Today, officers are hyper-reliant on these systems to do their jobs. They are inundated with credentials to access these separate systems, and then it is solely on the individual to connect the dots between important data points that exist between siloes. This adds significant time to the investigation life cycle, especially since these systems offer very little in the form of discovery beyond simple searches. In a climate where agencies are fighting to hire and retain staff, they cannot afford to allow their data footprint to outgrow their abilities to manage their officers’ capacity.
Agencies seeking to stay ahead of this challenge must integrate platform enterprise analytics into their operating model and culture. Platform in the sense that data can be aggregated and accessed for any analytical purpose in one place, and enterprise in the sense that the platform can scale with the agency as use-cases and applications expand. In doing so, your data that was once a burden will instead serve as an opportunity to increase efficiencies, find answers to critical questions, and control the narrative of how police work is being conducted in your communities.
— Tyler Nelson is a justice and public safety senior executive at SAS, who has served as a specialized forces operator in the US Coast Guard and as a law enforcement officer in South Carolina.
According to our recent public safety trends survey, 46% of respondents said that better information sharing between different agencies/departments would improve public safety operations. This highlights a current challenge in the public safety space: interoperability.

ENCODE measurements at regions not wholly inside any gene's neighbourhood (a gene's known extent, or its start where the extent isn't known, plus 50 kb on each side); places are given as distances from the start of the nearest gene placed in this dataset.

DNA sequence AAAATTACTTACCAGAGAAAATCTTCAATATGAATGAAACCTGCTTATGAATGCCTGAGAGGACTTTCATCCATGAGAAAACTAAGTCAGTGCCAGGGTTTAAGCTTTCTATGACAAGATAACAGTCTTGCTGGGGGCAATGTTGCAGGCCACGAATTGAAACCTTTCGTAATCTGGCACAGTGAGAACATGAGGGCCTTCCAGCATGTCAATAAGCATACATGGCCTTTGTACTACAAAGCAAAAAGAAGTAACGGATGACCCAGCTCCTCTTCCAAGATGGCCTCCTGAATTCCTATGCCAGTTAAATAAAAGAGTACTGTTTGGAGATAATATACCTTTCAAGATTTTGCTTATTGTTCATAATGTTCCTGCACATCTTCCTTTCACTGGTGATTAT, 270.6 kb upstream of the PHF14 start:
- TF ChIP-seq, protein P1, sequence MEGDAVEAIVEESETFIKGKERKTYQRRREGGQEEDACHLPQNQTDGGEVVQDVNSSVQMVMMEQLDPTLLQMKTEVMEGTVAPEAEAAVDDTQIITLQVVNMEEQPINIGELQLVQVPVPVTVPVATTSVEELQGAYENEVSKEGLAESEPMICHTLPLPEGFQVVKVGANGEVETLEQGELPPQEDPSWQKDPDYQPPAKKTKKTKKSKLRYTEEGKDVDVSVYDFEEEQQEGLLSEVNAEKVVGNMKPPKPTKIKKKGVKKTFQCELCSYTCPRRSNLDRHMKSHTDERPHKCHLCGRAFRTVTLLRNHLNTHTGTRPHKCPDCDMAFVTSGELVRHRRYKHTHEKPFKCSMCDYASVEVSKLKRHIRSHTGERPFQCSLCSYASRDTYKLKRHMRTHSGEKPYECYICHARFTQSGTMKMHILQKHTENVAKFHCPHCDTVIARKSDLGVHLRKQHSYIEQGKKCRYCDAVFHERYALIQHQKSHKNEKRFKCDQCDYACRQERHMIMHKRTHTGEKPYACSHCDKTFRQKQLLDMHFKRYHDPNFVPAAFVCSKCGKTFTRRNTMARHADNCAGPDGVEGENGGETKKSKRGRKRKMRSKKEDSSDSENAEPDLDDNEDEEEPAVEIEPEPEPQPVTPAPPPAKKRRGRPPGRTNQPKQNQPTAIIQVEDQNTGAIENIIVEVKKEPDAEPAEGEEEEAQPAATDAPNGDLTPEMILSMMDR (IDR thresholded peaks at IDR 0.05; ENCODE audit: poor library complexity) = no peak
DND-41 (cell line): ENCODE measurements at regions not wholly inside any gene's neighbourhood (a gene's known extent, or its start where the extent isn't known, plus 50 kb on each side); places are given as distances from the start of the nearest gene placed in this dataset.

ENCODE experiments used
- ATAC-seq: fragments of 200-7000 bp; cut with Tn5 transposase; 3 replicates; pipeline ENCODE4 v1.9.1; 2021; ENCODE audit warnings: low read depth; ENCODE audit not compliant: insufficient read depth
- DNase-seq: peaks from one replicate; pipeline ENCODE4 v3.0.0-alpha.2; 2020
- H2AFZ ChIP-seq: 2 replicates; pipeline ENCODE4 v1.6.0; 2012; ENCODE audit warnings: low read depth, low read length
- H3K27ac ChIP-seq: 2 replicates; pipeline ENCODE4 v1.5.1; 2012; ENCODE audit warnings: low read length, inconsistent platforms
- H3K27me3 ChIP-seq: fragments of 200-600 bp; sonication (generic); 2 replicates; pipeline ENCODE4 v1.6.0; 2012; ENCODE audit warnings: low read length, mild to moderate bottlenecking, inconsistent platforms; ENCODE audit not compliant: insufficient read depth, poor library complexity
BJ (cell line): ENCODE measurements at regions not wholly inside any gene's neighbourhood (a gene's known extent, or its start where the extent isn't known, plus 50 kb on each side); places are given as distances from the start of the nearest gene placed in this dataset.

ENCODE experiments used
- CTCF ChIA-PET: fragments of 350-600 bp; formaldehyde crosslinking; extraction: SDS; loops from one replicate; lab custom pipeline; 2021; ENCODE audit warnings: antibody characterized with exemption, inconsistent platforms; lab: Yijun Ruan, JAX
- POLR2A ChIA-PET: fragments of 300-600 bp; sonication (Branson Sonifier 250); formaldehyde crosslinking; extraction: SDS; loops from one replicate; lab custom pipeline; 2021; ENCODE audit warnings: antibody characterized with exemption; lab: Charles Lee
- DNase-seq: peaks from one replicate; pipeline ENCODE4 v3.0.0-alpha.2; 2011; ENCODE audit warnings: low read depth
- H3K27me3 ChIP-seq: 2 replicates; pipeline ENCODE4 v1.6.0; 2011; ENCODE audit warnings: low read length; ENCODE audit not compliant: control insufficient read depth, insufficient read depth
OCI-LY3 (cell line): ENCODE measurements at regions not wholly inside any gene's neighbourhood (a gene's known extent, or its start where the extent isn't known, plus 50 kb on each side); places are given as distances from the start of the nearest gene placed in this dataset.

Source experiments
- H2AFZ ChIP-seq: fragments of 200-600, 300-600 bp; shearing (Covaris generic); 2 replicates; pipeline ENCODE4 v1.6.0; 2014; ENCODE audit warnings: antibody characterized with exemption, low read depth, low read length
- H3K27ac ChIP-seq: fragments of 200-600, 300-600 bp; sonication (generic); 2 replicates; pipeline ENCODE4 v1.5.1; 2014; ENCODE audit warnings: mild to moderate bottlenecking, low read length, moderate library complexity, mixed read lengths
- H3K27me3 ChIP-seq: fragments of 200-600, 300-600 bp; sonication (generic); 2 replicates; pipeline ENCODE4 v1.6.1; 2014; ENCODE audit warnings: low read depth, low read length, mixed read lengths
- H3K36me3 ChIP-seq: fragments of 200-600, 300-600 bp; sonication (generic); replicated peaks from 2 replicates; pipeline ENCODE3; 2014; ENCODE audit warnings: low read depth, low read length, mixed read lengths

Too often during an emergency, first responders are unable to access important information – be it about location, medical or mental health history of a caller, or something else – about the situation they are walking into, increasing risk and slowing response times. When systems are interoperable and data can be shared across different departments or jurisdictions, the response to an incident can be more well-informed, increasing both officer safety and quickening response times. Solutions that allow for this kind of data-sharing are critical in emergency response – especially when multiple teams are involved.
— Todd Miller is SVP Strategic Programs at Rave Mobile Safety.
NEXT: 6 action items that should be part of every police department’s technology strategy